By Parke Shall
When we last wrote about Banc of California (NYSE:BANC), we concluded that there were far too many unknowns to try and be a buyer of the stock after fraud allegations were made by a short seller here on Seeking Alpha.
Since then, a lot has happened, and we want to reiterate that we believe BANC is still uninvestable, but we also want to update our reasoning for maintaining this conclusion.
It came to light over the past week that BANC was now being formally investigated by the SEC. This came at the same time as the CEO resigning. Usually, this isn't a good sign when these things happen together. Bloomberg reported:
Banc of California, Inc. tumbled the most since October after Chief Executive Officer Steven Sugarman resigned and U.S. regulators opened an investigation into whether the firm misled investors in its fight against a short seller.
A team of executives will temporarily take over Sugarman's duties while the firm searches for a replacement, the Irvine, California-based company said Monday in a statement. Robert Sznewajs, the current chairman of the joint audit committee, was named chairman of the board.
Since Sugarman helped recapitalize the bank in 2010, the lender's assets have soared more than 10-fold. It was riding high enough to pay $100 million for the naming rights on Los Angeles's new soccer stadium, although shareholders raised concerns about deals that benefited his family members.
Banc of California's stock plummeted in October after an anonymous short seller published a report alleging ties between the bank's leadership and Jason Galanis, a California financier incarcerated in New York. The bank responded with a press release saying it was conducting an independent investigation. It now admits the statement was inaccurate and says the SEC subpoenaed related documents.
This investigation confirms that regulatory agencies are interested enough in the company to go into further detail and investigate. The ramifications from such an investigation have a wide range, from nothing, to paying a fine, to potential fraud charges. Any one of these outcomes is possible at this point, and investors who are buying BANC here need to understand that they are going to be facing at least one binary event in the future with the company.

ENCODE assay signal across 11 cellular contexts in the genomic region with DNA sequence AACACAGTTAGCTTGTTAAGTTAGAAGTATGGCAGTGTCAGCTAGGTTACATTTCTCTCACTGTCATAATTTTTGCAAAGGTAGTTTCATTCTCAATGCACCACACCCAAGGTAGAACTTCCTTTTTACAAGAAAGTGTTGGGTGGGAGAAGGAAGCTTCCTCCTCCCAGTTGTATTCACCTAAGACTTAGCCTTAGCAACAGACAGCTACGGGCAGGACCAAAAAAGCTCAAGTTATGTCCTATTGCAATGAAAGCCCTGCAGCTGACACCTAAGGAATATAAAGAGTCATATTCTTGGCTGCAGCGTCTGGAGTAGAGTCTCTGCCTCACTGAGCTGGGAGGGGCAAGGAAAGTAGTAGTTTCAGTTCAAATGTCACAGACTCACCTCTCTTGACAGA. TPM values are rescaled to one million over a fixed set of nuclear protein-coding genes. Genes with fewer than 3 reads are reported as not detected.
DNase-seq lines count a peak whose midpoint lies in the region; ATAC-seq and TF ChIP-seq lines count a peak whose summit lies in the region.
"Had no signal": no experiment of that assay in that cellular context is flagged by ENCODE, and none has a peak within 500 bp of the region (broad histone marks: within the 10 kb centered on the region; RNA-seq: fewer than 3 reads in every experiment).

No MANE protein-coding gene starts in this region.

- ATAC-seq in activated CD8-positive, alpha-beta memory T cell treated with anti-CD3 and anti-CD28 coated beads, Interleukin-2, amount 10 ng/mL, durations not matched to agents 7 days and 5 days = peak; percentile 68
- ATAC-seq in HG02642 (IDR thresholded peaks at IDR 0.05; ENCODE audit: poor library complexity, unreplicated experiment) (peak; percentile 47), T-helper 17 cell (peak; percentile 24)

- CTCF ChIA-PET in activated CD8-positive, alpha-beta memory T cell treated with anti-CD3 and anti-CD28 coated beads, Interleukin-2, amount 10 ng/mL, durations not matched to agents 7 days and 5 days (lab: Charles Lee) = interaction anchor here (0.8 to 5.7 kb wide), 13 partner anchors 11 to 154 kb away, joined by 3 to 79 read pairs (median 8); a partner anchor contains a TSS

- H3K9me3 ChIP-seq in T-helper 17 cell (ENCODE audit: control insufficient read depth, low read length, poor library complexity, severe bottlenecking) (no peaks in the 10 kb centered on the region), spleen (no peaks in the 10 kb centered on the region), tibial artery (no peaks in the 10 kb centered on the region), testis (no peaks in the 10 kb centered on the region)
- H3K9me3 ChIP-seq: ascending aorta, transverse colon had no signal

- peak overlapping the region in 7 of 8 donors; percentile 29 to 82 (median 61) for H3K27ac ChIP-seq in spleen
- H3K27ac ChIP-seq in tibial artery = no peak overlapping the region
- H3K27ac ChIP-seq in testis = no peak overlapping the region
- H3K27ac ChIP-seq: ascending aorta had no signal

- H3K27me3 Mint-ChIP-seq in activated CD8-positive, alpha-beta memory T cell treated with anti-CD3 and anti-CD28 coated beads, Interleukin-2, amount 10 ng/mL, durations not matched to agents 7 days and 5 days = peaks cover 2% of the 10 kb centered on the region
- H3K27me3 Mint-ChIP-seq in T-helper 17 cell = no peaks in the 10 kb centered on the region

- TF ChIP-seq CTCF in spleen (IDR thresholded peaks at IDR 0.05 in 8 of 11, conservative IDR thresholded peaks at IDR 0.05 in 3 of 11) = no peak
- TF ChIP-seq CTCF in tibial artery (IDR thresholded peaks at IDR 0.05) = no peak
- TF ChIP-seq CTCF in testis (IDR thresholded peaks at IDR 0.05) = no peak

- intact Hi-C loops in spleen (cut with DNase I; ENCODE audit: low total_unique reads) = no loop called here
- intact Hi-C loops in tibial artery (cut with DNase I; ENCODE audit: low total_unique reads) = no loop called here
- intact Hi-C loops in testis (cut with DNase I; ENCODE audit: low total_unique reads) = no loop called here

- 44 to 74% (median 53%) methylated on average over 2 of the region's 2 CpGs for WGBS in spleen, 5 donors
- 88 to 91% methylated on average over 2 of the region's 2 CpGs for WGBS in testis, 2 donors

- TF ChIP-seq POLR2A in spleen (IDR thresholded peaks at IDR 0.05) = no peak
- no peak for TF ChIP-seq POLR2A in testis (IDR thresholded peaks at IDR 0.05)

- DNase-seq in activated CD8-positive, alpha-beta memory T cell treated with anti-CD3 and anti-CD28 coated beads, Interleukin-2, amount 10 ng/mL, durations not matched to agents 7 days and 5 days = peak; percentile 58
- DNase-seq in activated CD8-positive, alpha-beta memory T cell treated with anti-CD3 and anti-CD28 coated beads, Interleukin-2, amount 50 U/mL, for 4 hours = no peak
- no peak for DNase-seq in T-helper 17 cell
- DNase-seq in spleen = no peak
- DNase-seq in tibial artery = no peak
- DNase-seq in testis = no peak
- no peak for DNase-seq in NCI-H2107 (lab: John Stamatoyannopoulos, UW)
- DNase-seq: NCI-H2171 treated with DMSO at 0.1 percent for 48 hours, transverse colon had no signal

For those unfamiliar with the story, it was just a couple of months ago that SA contributor Aurelius came out and began to allege ties to fraud at BANC. Since then, the company has commenced an internal investigation, and for the most part, the stock has rebounded. Here is a chart showing what the stock has done over the last few months. You can see the rebound in shares from late 2016 to present:
But don't mistake the rise in share price for a reason to go out and get confident about the stock again. Many of the original questions raised in late 2016 still hang over the head of the company. Whether or not the company has ties to Jason Galanis remains to be seen and flushed out by an independent third-party entity. In addition, a new blog published by Aurelius last week launched new allegations against BANC, including widespread mortgage fraud that could potentially cost the company billions:
We believe that the Board has not come clean regarding Galanis because of the risk that the FDIC might interpret this as a violation of the Federal Deposit Insurance Act (which prohibits felons from having either direct or indirect ownership or control). The act states that a knowing violation could result in fines of up to $1 million a day (an amount now above $1 billion which would obviously render the bank insolvent).
When we keep in mind all of the outstanding questions that are still up in the air, combined with the fact that regulators are just now starting to take interest, we have to reiterate our stance to avoid BANC. In addition to new allegations brought forth last week, the valuation does not look compelling for a company that we believe has a higher-risk profile the most. For instance, the company trades right around book value still, which is in line with most names in the banking sector that don't face what could be substantial regulatory risks.
BANC Price to Book Value data by YCharts
As you can see in the chart above, the P/B is relatively in line with most of its larger peers.
While rising rates traditionally are good for banks, Banc of California has a questionable base of assets that we believe needs to be discounted a bit more than most banks. At this valuation, we are simply not confident enough that the worst is over for us to believe that BANC is a good investment here.
While we will continue to monitor the situation and adjust our thesis accordingly, today we reiterate that we would be avoiding BANC.
Disclosure: I/we have no positions in any stocks mentioned, and no plans to initiate any positions within the next 72 hours.
I wrote this article myself, and it expresses my own opinions. I am not receiving compensation for it (other than from Seeking Alpha). I have no business relationship with any company whose stock is mentioned in this article.